The Voice of West Virginia
CINCINNATI — After shooting 54 percent in the first half of Saturday’s matchup with Xavier, West Virginia went cold in the second half and failed to hit a field goal over the final 4-plus minutes of the game.
As a result, Xavier outscored the Mountaineers by 17 points after halftime and 19-6 over the final 6:46 to come away with an 84-74 victory before a sellout crowd at The Cintas Center.
“They made shots and we did not,” WVU head coach Bob Huggins said in his return to Cincinnati to face a team he did annually during his storied career with the Bobcats. “They got open shots and made those. They also made their free throws. We missed our open shots and free throws.”
Huggins preached the importance of taking care of the ball and the Mountaineers finished with 12 turnovers, including seven in the second half.
“We did a good job, didn’t we,” Huggins said rhetorically. “We spend an enormous amount of time trying to fix it. Maybe we should always do dribble handoffs so they can hand it off and not have to pass it. It is hard for me to imagine.”
West Virginia (6-2) had three double-figure scorers, including Erik Stevenson, who led the way with 16 points. Fourteen of Stevenson’s 16 points came in the first half as did all three of his 3-pointers.
Emmitt Matthews Jr. and Jimmy Bell each scored 12 points in defeat.
West Virginia had three separate 8-0 spurts in the first half, including one to extend its lead to 41-30 late in the first haf.
Xavier (6-3) countered with a 6-0 run, before Stevenson knocked down a jumper with four seconds left to send WVU into the break leading 43-36.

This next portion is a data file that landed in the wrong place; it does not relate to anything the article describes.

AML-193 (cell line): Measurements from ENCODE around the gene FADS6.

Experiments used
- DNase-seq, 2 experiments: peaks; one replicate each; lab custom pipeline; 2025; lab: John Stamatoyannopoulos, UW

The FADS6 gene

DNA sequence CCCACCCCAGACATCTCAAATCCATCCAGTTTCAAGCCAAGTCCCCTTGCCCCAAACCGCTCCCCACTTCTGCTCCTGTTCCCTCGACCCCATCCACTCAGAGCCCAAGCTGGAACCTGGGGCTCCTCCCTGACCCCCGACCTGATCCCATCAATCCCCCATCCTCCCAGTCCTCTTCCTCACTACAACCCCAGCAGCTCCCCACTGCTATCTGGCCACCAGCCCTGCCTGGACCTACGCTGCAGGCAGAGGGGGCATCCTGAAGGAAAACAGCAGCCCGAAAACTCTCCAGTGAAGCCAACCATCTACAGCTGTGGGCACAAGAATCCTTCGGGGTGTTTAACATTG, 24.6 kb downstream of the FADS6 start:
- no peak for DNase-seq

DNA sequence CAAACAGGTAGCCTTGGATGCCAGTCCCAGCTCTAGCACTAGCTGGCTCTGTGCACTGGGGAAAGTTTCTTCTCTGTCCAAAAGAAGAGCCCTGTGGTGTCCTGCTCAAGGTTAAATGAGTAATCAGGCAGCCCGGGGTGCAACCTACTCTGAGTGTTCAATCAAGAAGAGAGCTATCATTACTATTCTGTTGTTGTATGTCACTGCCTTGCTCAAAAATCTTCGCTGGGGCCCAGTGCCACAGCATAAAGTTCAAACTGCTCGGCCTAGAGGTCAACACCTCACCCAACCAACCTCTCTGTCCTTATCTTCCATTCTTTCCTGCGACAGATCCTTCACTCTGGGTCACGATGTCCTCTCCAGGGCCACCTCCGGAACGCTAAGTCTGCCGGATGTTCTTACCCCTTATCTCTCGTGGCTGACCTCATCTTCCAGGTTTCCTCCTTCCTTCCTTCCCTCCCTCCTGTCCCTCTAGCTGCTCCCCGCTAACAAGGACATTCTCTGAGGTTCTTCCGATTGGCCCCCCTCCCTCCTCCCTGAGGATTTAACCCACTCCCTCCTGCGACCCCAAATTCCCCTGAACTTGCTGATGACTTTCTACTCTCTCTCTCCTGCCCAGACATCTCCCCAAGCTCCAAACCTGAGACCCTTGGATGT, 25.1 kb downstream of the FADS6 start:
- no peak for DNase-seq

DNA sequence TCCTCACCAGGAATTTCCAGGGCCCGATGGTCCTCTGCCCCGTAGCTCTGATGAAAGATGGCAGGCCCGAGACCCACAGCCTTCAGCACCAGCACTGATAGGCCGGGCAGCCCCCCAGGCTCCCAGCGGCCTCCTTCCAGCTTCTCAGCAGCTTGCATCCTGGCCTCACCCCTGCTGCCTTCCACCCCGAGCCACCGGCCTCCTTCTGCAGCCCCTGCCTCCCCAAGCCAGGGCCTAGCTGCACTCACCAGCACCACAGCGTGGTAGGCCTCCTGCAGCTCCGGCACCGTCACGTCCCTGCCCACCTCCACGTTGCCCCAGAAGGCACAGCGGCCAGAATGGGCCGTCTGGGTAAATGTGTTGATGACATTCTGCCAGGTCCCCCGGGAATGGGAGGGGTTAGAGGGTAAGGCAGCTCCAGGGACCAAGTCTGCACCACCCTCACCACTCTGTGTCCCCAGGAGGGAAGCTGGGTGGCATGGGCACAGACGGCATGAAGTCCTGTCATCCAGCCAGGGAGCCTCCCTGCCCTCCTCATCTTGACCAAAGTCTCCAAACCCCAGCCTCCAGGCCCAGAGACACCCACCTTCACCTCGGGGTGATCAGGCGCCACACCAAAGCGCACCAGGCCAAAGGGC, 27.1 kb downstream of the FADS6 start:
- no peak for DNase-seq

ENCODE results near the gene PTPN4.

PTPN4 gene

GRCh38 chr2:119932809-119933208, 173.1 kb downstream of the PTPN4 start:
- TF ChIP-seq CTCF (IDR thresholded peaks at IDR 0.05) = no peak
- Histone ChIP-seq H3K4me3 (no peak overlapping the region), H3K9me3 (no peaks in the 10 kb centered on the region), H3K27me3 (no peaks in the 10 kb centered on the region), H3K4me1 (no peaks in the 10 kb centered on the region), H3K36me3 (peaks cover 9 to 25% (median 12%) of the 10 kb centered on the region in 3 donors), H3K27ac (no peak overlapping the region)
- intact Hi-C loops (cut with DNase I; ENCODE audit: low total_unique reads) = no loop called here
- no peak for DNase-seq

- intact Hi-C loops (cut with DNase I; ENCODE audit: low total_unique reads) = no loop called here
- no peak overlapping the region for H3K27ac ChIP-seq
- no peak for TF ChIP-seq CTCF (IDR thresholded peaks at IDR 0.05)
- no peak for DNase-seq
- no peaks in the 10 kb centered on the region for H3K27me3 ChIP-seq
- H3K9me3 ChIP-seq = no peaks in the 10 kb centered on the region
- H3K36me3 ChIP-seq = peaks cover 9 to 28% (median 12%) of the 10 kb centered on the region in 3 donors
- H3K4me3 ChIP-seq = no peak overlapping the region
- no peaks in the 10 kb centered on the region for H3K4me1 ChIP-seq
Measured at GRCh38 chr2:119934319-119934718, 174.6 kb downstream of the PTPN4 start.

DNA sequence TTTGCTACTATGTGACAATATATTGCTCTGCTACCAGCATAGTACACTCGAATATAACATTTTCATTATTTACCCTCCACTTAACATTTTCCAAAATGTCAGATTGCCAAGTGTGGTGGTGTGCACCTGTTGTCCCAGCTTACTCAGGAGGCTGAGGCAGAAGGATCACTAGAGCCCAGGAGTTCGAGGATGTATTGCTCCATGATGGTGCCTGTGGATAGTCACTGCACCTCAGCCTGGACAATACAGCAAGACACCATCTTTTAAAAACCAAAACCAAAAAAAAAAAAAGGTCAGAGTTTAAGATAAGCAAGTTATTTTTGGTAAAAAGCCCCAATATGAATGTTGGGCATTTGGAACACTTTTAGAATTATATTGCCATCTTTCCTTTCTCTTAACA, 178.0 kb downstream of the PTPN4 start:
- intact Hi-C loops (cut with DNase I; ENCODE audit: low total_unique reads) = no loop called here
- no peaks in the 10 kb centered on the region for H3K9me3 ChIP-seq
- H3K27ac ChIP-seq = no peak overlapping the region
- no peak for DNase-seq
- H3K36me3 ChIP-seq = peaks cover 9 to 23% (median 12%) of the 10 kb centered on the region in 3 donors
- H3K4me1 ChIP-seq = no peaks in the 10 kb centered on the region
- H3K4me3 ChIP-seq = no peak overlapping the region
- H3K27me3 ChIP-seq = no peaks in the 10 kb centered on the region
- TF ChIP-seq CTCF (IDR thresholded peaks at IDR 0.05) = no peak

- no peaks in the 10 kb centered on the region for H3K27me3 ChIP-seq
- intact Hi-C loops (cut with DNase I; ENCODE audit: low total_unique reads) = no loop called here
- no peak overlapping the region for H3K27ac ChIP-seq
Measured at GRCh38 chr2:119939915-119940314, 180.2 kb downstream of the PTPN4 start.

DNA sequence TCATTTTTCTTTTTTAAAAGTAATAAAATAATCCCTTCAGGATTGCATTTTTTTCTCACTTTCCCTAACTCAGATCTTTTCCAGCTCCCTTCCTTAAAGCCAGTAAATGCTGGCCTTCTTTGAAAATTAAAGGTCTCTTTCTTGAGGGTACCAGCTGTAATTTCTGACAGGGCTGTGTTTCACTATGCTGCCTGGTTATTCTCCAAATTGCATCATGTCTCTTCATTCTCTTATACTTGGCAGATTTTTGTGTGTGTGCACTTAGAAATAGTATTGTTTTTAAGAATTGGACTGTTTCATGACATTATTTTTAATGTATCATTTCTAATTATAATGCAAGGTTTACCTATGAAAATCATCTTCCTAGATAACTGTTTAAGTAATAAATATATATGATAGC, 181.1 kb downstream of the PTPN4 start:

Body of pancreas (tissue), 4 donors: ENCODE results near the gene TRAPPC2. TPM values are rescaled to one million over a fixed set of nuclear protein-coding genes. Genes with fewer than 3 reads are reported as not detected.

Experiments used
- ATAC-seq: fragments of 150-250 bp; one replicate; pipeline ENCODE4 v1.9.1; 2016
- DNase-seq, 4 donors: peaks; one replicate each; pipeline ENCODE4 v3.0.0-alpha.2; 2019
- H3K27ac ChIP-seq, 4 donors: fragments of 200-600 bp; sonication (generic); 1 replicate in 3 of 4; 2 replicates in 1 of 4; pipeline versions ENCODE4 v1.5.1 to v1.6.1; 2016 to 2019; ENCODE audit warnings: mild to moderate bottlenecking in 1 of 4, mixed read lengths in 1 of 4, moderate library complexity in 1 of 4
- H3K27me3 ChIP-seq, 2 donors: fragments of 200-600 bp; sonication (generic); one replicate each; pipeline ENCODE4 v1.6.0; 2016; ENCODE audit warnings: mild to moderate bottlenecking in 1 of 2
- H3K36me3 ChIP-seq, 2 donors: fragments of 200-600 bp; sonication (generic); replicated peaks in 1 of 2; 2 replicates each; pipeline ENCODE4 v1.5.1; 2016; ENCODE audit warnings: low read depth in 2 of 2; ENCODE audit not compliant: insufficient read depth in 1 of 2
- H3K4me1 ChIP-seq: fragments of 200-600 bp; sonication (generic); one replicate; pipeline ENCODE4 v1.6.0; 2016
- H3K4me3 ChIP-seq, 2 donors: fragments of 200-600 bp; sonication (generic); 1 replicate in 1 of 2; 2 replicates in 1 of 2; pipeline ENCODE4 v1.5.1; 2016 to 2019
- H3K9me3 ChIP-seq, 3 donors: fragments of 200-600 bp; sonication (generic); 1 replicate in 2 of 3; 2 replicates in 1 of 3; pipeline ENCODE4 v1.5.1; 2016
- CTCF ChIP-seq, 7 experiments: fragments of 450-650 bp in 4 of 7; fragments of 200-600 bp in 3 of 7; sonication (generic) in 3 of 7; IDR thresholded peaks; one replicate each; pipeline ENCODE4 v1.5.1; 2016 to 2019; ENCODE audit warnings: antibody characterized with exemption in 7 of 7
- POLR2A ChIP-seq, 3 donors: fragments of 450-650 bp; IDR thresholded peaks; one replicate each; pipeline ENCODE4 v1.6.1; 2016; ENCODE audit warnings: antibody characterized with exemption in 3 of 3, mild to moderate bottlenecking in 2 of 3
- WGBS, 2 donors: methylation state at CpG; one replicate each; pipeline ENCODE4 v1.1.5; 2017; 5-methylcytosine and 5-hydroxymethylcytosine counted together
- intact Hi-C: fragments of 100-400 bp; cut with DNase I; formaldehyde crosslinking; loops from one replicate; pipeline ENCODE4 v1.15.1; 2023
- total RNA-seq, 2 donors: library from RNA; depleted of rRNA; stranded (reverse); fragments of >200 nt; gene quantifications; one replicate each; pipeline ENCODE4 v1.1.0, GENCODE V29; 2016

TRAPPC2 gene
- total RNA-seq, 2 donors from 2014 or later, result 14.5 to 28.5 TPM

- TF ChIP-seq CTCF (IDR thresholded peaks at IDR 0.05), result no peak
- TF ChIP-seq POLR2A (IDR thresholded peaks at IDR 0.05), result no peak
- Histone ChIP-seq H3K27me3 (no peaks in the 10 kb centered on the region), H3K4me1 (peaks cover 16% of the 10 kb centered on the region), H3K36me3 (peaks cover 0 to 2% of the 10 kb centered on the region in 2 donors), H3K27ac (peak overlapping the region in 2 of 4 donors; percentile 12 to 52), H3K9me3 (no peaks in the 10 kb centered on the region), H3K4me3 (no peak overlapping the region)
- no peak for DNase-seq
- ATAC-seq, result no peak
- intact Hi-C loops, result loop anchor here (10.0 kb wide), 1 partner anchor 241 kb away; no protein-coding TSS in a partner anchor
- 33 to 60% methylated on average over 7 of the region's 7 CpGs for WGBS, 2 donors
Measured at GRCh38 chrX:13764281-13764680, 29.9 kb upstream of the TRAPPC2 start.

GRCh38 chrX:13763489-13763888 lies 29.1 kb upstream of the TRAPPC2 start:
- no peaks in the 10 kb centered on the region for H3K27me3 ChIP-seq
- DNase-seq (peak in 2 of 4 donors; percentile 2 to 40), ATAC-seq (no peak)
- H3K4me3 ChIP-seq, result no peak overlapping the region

The Mountaineers went into the break ahead 43-36.
Bell contributed half of WVU’s first 12 points after the break, including a driving layup with 15:25 left that gave the Mountaineers a 55-50 advantage.
“I learned to be patient,” Bell said. “I do not need to rush anything. I am a big body and can get to any spot. I took my time today, and I was able to score.”
WVU then made only 3-of-10 shots over the next 7 minutes.
While the Mountaineers’ offensive woes lingered throughout the second half, Xavier’s offense became effective through a high pick-and-roll.
Time and time again, the Musketeers’ guards got downhill and found a driving lane or open teammate.
“You have to veer them off one way or another,” Huggins said. “You have to take something away and we do not take anything away. When you stand on the side, you say, ‘Go ahead.’
“We spent three days on the pick-and-roll and I thought we were doing a better job. We didn’t do a good job.”
Huggins believes forwards can help redirect the opposition, but noted that aspect needs improvement in the future.
“I have a hard time understanding why you do not stand in front of someone,” Huggins stated. “Why do you start on the side? It makes no sense to me. I told them I was slow and 6-foot-4, but I stayed in front of the guys. Was I stealing the ball from them and shifting them everywhere? No. I was in front of them, and they had to shoot it over me.”
Seven-footer Jack Nunge took advantage of the scrambling West Virginia defense as he connected on a triple with 4:40 left that put Xavier in front to stay at 73-70.
WVU’s final four points all came from Iowa transfer Joe Toussaint. He finished with nine points.
The Mountaineers missed 11 of their last 12 field-goal attempts.
Xavier was led by Souley Boum’s 23 points. Nunge added 17 to go with 14 rebounds, keying a 34-28 rebounding edge for the Musketeers.
Colby Jones and Adam Kunkel added 14 and 11 points, respectively, in the victory.
Tre Mitchell was limited to nine points in 17 minutes as the forward was plagued by four fouls.
The Mountaineers shot 27 of 59 for the game, while the Musketeers were near 54 percent by making 28-of-52 shots. Xavier also outscored West Virginia by 12 points a the free-throw line.